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What "Mild" Omicron Really Feels Like

"Mild" doesn't mean minimal symptoms.

Although the super-contagious Omicron variant has sent COVID cases rocketing to record levels, the good news, experts have said, is that Omicron seems to produce relatively mild illness. The word "mild" has also been used to describe the vast majority of COVID infections that occur after vaccination (so-called "breakthrough" cases). But a month into Omicron's global rise and a year after vaccines became widely available, people who've contracted "mild" COVID have been raising a complaint: It doesn't feel too mild. Read on to find out more—and to ensure your health and the health of others, don't miss these Sure Signs You've Already Had COVID.


"A Bad Flu" That's "Dragged On"

Young sick woman lies tired in bed with a face mask and holds her head because of a headache.

"Been avoiding this but … covid is the absolute pits," New York Times reporter Maggie Haberman tweeted on Monday. "Been lucky it isn't worse, but at its worst it was like a bad flu and it's dragged on/lingered. I'm vaxxed and boostered and still got a breakthrough case. Would welcome folks not continuing to say it's all mild." 

She added: "​​It also would have been much worse without a vaccine and the booster!!"


"Crappy, Tired, Exhausted"

Woman lying at bed.

"Even disease considered 'mild' can still be uncomfortable and prolonged," noted CNN on Jan. 7. For example: Chicago dietitian Michelle Cordes said she was vaccinated and boosted and took all precautions to avoid COVID but contracted a breakthrough case that knocked her and other family members for a loop. 

"We all developed a cough. We all had post-nasal drip. I had the itchy kind of throat, and my husband and I both had night sweats for like four nights in a row," she said. "We've felt crappy and tired. On Monday, we took our tree down, and by one o'clock, we were all exhausted." Cordes said she spent three days in her pajamas, which she'd never done before.

RELATED: Strange COVID Symptoms No One Talks About 


"My Eyeballs Started to Ache"

A businesswoman rubbing her eyes.

When NPR reporter Will Stone described his own "mild" breakthrough case last summer, it sounded like an Edgar Allan Poe outtake: "Fatigue had enveloped me like a weighted blanket…[n]ext, a headache clamped down on the back of my skull. Then my eyeballs started to ache. And soon enough, everything tasted like nothing…It was a miserable five days. My legs and arms ached, my fever crept up to 103 and every few hours of sleep would leave my sheets drenched in sweat."

RELATED: "Most People are Going to Get COVID," but You Can Cheat It. Here's How.


"Mild" Doesn't Mean Minimal Symptoms

Woman with a cold and high fever

The disconnect between what we usually consider "mild" illness—maybe a scratchy throat or a cold that allowed you to soldier on through work or school—and what the medical community has designated as "mild COVID" is a matter of medical semantics. Early in the pandemic, it was necessary to separate COVID cases that were severe enough to require hospitalization from … everything else. Turns out, that "everything else" can be pretty debilitating.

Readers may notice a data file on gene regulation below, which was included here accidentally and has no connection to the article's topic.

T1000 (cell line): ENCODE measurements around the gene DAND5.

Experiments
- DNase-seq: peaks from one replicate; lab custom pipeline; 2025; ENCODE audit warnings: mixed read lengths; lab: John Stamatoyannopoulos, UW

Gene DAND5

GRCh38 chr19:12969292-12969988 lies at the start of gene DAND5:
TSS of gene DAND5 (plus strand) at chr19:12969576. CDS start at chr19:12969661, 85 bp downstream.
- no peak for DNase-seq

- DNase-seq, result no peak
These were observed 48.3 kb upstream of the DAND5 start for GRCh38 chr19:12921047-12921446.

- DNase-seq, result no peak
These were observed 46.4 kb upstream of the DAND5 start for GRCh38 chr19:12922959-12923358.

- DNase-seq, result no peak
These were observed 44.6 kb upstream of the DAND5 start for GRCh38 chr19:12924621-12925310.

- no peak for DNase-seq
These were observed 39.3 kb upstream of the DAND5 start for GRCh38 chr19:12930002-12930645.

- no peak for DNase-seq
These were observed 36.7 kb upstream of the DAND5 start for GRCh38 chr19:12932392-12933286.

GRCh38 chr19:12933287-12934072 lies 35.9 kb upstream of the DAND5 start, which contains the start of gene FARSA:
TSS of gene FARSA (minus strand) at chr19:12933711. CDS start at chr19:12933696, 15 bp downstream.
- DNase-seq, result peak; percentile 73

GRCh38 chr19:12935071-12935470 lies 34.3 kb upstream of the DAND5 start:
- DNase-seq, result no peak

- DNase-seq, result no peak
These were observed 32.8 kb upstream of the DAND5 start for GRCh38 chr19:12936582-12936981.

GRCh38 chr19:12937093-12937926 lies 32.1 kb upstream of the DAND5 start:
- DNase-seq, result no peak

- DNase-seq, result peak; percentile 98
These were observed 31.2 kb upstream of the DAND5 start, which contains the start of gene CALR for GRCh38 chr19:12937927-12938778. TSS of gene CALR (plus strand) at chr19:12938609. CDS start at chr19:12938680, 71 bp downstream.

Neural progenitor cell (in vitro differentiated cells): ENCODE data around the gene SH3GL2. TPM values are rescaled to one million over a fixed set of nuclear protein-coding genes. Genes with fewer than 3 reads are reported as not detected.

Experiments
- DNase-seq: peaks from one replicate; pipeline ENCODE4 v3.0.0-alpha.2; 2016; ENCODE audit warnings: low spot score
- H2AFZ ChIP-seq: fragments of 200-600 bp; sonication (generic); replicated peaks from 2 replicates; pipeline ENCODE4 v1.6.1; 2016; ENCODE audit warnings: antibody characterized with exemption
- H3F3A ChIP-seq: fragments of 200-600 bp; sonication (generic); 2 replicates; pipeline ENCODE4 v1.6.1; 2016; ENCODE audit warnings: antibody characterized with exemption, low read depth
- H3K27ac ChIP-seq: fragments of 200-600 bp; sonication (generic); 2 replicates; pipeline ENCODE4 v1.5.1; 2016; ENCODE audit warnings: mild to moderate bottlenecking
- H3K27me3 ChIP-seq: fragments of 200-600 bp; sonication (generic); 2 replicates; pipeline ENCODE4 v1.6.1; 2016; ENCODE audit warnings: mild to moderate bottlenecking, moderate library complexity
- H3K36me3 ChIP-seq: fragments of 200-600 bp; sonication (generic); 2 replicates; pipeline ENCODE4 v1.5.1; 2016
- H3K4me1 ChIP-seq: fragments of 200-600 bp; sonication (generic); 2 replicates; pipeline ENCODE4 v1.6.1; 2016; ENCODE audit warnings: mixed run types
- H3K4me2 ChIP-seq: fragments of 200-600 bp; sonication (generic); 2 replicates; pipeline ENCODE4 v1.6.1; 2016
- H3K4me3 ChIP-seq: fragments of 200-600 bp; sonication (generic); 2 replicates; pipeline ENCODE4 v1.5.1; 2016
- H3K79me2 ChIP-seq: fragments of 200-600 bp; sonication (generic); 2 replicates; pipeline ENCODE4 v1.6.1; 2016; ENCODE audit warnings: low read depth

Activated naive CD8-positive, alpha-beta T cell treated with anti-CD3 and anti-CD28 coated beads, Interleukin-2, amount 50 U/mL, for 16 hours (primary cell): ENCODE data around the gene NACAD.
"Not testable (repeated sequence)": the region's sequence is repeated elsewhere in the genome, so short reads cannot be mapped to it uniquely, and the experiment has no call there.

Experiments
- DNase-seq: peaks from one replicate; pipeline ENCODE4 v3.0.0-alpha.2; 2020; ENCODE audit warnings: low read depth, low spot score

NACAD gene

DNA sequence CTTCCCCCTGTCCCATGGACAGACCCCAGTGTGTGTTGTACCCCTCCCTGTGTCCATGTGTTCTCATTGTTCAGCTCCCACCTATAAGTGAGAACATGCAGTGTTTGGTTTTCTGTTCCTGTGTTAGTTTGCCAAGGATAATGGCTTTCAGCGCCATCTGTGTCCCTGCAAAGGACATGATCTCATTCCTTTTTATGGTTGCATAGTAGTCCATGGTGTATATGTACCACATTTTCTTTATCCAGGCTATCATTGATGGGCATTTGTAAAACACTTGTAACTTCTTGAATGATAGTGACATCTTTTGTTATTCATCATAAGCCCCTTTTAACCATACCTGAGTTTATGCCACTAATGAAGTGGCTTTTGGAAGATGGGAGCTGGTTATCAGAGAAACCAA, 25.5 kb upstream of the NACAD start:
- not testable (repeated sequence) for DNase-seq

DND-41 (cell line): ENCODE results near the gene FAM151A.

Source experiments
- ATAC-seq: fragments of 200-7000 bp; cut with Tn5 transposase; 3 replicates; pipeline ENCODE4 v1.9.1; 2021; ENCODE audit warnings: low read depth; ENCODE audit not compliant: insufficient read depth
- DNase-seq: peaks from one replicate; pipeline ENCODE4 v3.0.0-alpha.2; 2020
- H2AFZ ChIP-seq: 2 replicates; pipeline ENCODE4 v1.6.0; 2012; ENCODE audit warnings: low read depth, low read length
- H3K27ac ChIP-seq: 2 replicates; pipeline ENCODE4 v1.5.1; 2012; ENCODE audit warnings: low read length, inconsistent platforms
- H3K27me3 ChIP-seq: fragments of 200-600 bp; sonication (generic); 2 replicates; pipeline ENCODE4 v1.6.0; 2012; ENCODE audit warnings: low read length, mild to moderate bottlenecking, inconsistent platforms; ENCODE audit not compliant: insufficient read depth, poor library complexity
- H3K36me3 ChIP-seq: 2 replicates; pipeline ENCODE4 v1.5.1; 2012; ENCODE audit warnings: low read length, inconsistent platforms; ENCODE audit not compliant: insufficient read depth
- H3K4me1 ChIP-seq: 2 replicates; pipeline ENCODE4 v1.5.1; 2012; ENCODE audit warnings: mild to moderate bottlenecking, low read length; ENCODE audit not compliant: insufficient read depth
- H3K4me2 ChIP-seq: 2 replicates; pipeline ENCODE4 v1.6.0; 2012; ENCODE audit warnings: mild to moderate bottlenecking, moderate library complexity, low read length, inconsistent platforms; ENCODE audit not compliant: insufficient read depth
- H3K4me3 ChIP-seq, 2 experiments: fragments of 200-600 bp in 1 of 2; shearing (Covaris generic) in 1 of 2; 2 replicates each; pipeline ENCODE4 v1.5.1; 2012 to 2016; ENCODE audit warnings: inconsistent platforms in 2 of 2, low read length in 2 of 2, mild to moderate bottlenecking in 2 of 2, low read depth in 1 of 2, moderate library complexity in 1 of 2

"Use of the word 'mild' isn't meant to minimize your experience," Dr. Shira Doron, a hospital epidemiologist at Tufts Medical Center in Boston, told CNN. "When we or when the CDC or the NIH says 'mild,' we really mean it didn't make you sick enough to go to the hospital. But when you get a flu-like illness that puts you in bed, that's not mild to you."

Case in point: "At board of health meetings I've heard discussions of people designated as 'mild' but they couldn't get out of bed for three days," Doron told NPR.

And people with mild illness can develop "Long COVID," symptoms that can linger for months or years after the coronavirus has cleared the body. 

RELATED: Dr. Fauci Identifies "Possible Cause" of Long COVID 


What to Do

Woman have her blood pressure checked by female doctor.

If you contract COVID, it's important to stay in touch with your doctor and let them know exactly what's going on, said Dr. William Schaffner, professor of medicine at Vanderbilt University and medical director of the National Foundation for Infectious Diseases. "Be very specific about symptoms, including temperature, any difficulty breathing and your oxygen saturation rate if you are using a pulse oximeter," he advised.

Medical designations like "mild COVID" may seem insensitive, but they serve a purpose—to alert both patients and doctors to developing emergencies. "We need these benchmarks to put people and their doctors on alert that symptoms could be progressing and they need to be seen," said Schaffner. "Always tell the doctor if you—or someone with you —just have this feeling that things are going south." And to protect your life and the lives of others, don't visit any of these 35 Places You're Most Likely to Catch COVID.

Michael Martin
Michael Martin is a New York City-based writer and editor. Read more about Michael